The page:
Most children develop at their own rate, but certain red flags can appear when children don’t reach speech and language developmental milestones.
By age 5 kids should be able to communicate. Speech and language are different, and a child can have problems with just one or both. If you have concerns about your own child’s development, here are 9 speech-language disorders commonly diagnosed in kids.
Mixed Receptive-Expressive Language Disorder
This disorder is due to a developmental issue and does not reflect on intelligence. Children with this disorder cannot communicate their needs and wants as well as peers. This can also be the result of a seizure or traumatic head injury. Symptoms include a limited vocabulary, difficulty using words in a sentence, or using the proper tense.
Treatment should begin as soon as possible since this disorder can affect the child both socially and academically.
Speech Sound Disorder
This is often referred to as articulation disorder or phonological disorder. Kids with this problem have trouble making sounds clearly, which in turn makes them difficult to understand and process. A speech sound disorder can be caused by a developmental disorder like autism, a genetic issue like Down Syndrome, hearing loss, brain damage from Cerebral Palsy, or a specific injury.
A speech language pathologist from TLC Pediatric Therapies can help correct this disorder.
This is also referred to as stammering and is considered a fluency disorder. We all can stutter at times, but when it becomes commonplace or only with certain triggers, it can become a diagnosed speech disorder. In addition to the verbal stutter, kids can also exhibit non-verbal behaviors like blinking or tics.
Apraxia of Speech (AOS)
With AOS, the brain and the speech functions are disrupted. A child may know what they want to say, but their brain is unable to send the proper message to the speech muscles to actually articulate it. Although the child could even write it down, he or she is unable to speak it. This particular disorder is not caused by brain damage, although scientists cannot pinpoint the cause. Some believe it is genetic.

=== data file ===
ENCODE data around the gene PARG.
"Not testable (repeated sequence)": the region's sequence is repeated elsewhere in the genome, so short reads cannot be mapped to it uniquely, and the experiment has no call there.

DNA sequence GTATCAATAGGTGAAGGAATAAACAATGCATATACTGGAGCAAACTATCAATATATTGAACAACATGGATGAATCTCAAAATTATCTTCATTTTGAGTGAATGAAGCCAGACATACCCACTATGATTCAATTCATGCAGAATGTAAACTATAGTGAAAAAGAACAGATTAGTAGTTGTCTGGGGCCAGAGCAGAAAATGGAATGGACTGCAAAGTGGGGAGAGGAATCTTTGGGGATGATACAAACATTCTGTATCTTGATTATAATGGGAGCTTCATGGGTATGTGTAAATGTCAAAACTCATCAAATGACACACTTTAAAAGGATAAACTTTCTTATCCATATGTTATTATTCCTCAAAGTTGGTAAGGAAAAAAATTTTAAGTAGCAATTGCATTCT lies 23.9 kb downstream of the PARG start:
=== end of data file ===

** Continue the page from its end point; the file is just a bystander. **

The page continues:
Most people are familiar with this term and recognize what it is. There are actually five different kinds of lisps, and if a child of 4 still is lisping where a TH sound is made instead of an S sound, it is best to find a trained speech language pathologist (SLP) like those at TLC Pediatric Therapies to help correct the lisp.
Dysarthria is caused by muscle or nerve damage in the diaphragm, lips, or tongue. Some of the most common symptoms include:
- Slurred or slowed speech
- Limited tongue, jaw, or lip movement
- Abnormal rhythm
- Pitch changes in voice quality
- Labored use of vocal chords
Dysarthria can begin prior to birth or develop afterward as a result of related medical conditions like muscular dystrophy or cerebral palsy.
Preschool Language Disorders
Receptive language skills include understanding gestures like shrugging and nodding, following directions, understanding questions, and pointing to objects or pictures.
Expressive language involves many essential skills such as asking questions, naming objects, using gestures, forming words into sentences, singing songs, and naming letters and numbers.
Orofacial Myofunctional Disorder
This disorder causes problems with the standard growth and development of the muscles of the face and mouth. It usually affects a child’s eating, talking, and breathing. Signs and symptoms include breathing through the mouth and having difficulty breathing through the nose, messy eating, overbite or underbite, and drooling beyond age 2.
Some children will not speak in certain situations. They may have an anxiety disorder, be extremely shy, or not want to be embarrassed. An SLP at TLC Pediatric Therapies can perform testing to determine the cause and the appropriate treatment.
Good language skills help your kids learn, behave, make friends, and ultimately boost their self-esteem. Contact TLC Pediatric Therapies if you worry that your child may be struggling with a speech language disorder. Our speech language pathologists can help!
As always, if you have any further questions or would like to schedule an appointment, please call (407) 905-9300 today!